& Strategies for Regular Spades
by sky_rockets1 (msn handle)/nice_kitty_22 (yahoo handle)
Since being a successful DNP player requires good regular spades skills as well as good DNP skills, I thought I would share some of my own strategies, as well as some of the spades conventions that have been taught to me by some very fine spades players.
Considering seat position: This was a breakthrough for me when an excellent spades player took the time a few years ago to teach me the importance of considering seat position when bidding my hand. A hand that is a 2-bid in first seat may be a nil hand in second seat. A hand that is a 2-bid in 2nd seat may be a 3- or 4-bid in fourth seat. Remember to carefully consider all the information you have at hand before you make your bid. For example, the second-seat bidder should think about the bid that is already on the table, the cards in his hand, and the score before bidding. Naturally, the fourth-seat bidder has a wealth of information at hand to use in determining his bid. Using all of the information available to you before making your bid makes a big difference in the outcome of the game.
Bidding nils: Seat position is extremely important when considering a nil bid, but probably the most important thing to realize about nils is that nearly without exception, it takes more than one other hand to cover a nil. That means that you do not have to rely on your pard's hand alone for coverage. Generally, a hand with one very long suit and low cards in short suits makes for a good nil. A hand with A K Q J 10 6 4 diamonds may be an excellent nil hand, because the only diamonds left out there are the 2 3 5 7 8 and 9. Even if your pard is holding the 2 3 and 5 of diamonds, it is highly unlikely that you could be set in diamonds. Hands that have even suits, such as 3 clubs, 4 diamonds, 3 spades, and 3 hearts are generally NOT good nil hands, even if most of your cards are low cards. You must take the time to work out the possible scenarios for each suit in your hand to determine your chances of being set before you bid a nil.
Bidding your spades: Another truly fine spades player taught me about how to bid the spades in your hand. The rule is that you do not bid cuts -- you bid your spades. It is easy to bid your spades if you are holding A K Q J of spades, but those hands where you have a bunch of little spades or a mishmash of spades can be tricky to bid. If you have 4 spades, you automatically count 1 trick. For every spade over 4 spades, you count 1 trick. If you have 3 spades, you only count a trick if you have the Q high. If you have 2 spades with the K high, you can only count the K depending on seat position. If you are in first seat and have a K-x spades doubleton, you should not bid the K. In a different seat position with K-x spades, it is a judgment call on whether or not to bid the K. A big bid from your pard indicates safety in bidding 1 trick on your K-x spades. You should never bid a singleton K spades.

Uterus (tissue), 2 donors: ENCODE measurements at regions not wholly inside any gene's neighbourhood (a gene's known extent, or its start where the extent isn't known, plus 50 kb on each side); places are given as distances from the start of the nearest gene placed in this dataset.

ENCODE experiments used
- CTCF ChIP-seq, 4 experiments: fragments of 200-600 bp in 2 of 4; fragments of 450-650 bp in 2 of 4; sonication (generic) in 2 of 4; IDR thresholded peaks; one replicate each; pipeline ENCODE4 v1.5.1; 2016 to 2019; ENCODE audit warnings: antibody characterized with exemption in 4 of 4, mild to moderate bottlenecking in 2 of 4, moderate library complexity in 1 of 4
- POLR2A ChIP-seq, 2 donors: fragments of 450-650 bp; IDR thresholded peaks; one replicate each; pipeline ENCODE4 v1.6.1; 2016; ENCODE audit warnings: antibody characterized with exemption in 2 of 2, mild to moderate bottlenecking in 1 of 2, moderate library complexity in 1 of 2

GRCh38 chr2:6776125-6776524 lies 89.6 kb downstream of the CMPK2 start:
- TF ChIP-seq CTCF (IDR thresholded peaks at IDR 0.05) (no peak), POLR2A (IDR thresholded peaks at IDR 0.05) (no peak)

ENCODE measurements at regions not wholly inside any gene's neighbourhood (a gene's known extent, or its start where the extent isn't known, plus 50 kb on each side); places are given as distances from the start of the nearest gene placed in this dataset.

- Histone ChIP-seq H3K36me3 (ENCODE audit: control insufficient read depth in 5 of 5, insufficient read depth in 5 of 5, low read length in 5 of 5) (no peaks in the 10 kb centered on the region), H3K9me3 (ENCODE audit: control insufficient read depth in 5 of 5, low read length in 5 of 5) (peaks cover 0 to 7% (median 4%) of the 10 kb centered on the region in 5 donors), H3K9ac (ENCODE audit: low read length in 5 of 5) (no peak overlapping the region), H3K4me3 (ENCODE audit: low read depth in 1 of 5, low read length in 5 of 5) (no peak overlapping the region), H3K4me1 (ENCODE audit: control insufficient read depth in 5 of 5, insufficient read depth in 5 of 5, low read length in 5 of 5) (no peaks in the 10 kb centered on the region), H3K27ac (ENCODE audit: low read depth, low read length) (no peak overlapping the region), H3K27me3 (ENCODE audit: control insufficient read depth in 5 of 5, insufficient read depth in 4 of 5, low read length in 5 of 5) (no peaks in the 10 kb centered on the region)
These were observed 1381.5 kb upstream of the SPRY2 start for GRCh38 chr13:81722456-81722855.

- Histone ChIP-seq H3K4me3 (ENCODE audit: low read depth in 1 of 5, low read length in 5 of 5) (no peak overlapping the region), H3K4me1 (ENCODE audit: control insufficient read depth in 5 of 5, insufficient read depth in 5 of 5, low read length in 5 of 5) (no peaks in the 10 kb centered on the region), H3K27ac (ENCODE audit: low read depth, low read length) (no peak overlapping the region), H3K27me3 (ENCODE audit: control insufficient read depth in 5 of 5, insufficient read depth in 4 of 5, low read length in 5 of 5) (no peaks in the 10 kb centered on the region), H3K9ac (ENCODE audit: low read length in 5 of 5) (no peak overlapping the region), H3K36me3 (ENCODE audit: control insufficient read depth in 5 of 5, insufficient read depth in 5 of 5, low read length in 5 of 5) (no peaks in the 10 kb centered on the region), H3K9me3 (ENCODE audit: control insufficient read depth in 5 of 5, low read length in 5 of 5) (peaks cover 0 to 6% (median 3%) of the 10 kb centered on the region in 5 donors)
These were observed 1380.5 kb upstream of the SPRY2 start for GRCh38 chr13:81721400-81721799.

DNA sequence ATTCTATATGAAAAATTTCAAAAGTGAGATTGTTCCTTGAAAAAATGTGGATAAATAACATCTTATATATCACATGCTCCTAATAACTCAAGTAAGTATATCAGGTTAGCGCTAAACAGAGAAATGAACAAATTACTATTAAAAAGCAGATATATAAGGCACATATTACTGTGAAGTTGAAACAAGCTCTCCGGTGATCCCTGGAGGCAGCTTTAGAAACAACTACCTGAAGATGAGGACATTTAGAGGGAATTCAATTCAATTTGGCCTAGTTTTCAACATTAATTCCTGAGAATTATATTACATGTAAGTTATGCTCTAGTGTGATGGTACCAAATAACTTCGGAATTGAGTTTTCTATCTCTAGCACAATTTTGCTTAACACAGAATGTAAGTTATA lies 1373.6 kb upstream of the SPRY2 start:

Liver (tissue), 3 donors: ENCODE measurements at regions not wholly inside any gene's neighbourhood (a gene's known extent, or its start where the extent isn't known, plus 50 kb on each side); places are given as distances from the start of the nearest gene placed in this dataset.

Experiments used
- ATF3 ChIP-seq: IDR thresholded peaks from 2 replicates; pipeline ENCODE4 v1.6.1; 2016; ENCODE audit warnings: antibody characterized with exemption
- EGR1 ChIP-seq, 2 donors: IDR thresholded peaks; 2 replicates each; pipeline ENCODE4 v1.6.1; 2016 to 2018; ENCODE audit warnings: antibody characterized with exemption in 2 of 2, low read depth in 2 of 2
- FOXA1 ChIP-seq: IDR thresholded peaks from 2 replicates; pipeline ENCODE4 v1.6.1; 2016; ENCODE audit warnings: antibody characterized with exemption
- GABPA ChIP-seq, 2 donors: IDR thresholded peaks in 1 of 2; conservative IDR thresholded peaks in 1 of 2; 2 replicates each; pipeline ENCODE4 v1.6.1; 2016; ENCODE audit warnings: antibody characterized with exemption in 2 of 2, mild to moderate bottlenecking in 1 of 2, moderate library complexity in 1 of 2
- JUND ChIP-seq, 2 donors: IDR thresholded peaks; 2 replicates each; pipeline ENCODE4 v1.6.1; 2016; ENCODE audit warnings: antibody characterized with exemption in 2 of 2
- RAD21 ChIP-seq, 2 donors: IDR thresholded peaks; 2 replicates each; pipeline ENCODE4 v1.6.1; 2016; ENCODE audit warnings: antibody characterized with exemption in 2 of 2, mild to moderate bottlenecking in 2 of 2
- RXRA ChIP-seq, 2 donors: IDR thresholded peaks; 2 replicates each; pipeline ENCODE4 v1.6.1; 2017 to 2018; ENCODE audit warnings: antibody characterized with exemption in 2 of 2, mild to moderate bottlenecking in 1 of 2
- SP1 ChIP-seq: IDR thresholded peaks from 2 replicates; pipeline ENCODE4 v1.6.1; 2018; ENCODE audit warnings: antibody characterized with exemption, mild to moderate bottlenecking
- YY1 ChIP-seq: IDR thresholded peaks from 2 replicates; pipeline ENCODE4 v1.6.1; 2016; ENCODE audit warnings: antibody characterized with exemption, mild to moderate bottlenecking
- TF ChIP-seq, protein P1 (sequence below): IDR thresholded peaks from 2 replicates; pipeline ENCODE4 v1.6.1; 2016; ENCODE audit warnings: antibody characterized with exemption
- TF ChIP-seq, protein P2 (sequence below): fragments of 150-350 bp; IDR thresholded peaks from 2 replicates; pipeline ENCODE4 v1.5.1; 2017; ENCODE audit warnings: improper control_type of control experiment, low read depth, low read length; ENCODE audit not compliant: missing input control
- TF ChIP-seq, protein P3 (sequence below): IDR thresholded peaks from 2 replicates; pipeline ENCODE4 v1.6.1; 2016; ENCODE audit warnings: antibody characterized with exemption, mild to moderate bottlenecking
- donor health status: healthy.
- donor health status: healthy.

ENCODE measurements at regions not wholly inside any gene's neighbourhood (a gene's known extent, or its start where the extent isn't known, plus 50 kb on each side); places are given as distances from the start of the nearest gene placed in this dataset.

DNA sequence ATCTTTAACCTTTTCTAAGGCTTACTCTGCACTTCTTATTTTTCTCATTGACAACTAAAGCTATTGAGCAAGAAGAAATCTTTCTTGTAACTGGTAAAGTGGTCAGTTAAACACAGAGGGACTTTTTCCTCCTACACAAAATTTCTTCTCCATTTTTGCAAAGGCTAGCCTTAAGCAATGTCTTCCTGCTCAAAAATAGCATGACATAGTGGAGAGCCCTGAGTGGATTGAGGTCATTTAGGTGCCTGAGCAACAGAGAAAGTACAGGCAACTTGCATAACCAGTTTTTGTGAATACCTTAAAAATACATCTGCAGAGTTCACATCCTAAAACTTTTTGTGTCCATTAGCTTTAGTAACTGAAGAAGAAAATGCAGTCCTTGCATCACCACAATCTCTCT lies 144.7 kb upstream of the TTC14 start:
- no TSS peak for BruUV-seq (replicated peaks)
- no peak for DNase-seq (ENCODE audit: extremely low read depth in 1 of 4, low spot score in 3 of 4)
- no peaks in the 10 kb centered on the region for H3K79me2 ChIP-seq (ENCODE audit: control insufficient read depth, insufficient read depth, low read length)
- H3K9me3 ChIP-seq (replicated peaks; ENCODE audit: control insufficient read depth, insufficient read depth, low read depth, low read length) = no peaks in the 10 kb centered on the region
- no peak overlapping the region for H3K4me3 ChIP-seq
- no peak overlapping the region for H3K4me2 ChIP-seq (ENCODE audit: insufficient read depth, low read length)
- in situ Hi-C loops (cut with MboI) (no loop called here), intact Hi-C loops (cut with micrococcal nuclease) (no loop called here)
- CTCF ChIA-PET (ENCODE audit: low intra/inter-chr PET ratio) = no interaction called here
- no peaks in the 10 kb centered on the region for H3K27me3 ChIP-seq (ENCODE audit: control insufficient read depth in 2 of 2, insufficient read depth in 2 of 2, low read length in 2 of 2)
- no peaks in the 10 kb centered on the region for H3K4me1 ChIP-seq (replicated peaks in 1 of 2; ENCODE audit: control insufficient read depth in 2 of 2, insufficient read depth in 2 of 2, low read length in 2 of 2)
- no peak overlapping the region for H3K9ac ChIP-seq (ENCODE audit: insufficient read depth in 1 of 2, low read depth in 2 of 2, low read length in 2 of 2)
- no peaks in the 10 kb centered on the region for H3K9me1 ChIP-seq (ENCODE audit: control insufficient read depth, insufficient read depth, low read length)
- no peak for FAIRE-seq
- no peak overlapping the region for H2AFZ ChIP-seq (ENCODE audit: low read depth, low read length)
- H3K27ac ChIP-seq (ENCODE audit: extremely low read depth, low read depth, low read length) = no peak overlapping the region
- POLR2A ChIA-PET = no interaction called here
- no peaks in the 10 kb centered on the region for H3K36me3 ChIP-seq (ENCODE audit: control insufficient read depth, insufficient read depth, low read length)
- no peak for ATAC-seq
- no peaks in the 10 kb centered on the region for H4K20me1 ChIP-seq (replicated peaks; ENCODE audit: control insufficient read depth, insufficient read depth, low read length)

The one exception to this rule is when a player has bid 6 or more in front of your bid; in that case you might not take a trick with 4 spades unless you have J high. Maybe you have a 4-spade nil?
Likewise, if you have a hand full of A's and K's but no spades or a singleton spade, you need to bid conservatively. Someone will trump at least one of your suits, it may even be your pard who trumps you if he is spade-tight. If you bid correctly and your pard bid his spades correctly, your team will not bag unless you intend to take bags. nor will your team be set.
DO NOT BID CUTS -- ever. Even if your pard is nil, correctly bidding your spades takes into account the tricks you will take by trumping, if you decide to trump. Don't bid cuts! I will explain more about why this rule is important when I talk about the partnership.
Bidding your spades correctly is so very important, especially on those 11, 12 and 13 bids. Properly bidding spades is the only way to set opponents when your team has set and avoid bags when your team does not have set.
Bidding K's and Q's: I generally do not bid K's or Q's in long suits, sometimes I will not even bid an A in a long suit; likewise, I am careful about bidding K's in a short suit. If my hand is fairly even, I will bid K's. I rarely bid Q's. If I have bid my spades correctly and my pard has bid his spades correctly as well, then our team will not take bags unless it is our intention to take bags.
Underbidding (often referred to by novices as "bidding for set" hehheh): I refer to underbidding as "lying" .. and as is the case with lying, more often than not it backfires on you. It is a strategy that should be used only in certain circumstances, and seat position is very important when considering this strategy. Underbidding in first seat is almost always a bad idea. Your pard needs to be the first one to realize that you are lying about your hand, the sooner he realizes it the better. If you underbid in first seat, your pard is bidding from third seat and can only guess from the score whether or not you might be lying. If you do it from third seat, it is easy for your fourth-seat opponent to guess what you are up to and bid defensively. Second and fourth seats are the best seats for using this strategy. Sometimes the score requires your team to take this kind of a chance from first and/or third seats, and that is why it is so very important to always consider the score before you bid. Also, underbidding your hand can be an excellent defense against opponent's nils.
Bidding a set: If you are the fourth seat bidder and you know you have set on your opponents before you bid, do not be afraid to bid the set. Bid the total to 14, make your set with no bags.